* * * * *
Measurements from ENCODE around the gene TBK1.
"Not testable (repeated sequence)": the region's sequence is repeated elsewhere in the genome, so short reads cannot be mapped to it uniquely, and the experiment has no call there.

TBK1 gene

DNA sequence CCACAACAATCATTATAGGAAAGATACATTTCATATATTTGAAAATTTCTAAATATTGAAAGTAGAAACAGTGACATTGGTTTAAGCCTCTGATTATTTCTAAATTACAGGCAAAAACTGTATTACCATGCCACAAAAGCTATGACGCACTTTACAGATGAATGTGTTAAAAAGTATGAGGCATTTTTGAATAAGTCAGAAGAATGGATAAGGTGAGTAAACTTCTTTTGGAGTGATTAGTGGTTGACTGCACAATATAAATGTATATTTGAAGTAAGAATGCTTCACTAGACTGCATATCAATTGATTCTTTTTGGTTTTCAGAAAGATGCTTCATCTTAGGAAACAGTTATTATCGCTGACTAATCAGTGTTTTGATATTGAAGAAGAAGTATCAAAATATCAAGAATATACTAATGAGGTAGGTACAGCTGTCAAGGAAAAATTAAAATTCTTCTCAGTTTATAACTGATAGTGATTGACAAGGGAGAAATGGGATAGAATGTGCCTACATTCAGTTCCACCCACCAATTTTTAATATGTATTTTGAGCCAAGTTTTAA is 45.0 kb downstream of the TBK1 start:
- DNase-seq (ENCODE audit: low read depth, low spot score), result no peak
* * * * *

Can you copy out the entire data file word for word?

Measurements from ENCODE around the gene TBK1.
"Not testable (repeated sequence)": the region's sequence is repeated elsewhere in the genome, so short reads cannot be mapped to it uniquely, and the experiment has no call there.

TBK1 gene

DNA sequence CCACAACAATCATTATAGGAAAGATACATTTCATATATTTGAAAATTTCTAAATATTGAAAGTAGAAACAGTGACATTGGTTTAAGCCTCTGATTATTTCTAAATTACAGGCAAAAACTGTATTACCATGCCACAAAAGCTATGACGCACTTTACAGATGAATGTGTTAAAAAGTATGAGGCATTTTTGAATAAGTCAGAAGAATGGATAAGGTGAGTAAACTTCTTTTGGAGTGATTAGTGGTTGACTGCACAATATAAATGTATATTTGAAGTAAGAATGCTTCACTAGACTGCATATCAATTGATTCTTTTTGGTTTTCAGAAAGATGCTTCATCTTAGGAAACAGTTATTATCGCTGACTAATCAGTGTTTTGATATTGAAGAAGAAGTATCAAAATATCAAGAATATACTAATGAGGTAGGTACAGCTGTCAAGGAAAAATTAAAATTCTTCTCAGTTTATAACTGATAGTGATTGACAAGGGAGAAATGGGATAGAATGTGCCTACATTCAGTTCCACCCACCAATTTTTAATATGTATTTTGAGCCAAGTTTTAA is 45.0 kb downstream of the TBK1 start:
- DNase-seq (ENCODE audit: low read depth, low spot score), result no peak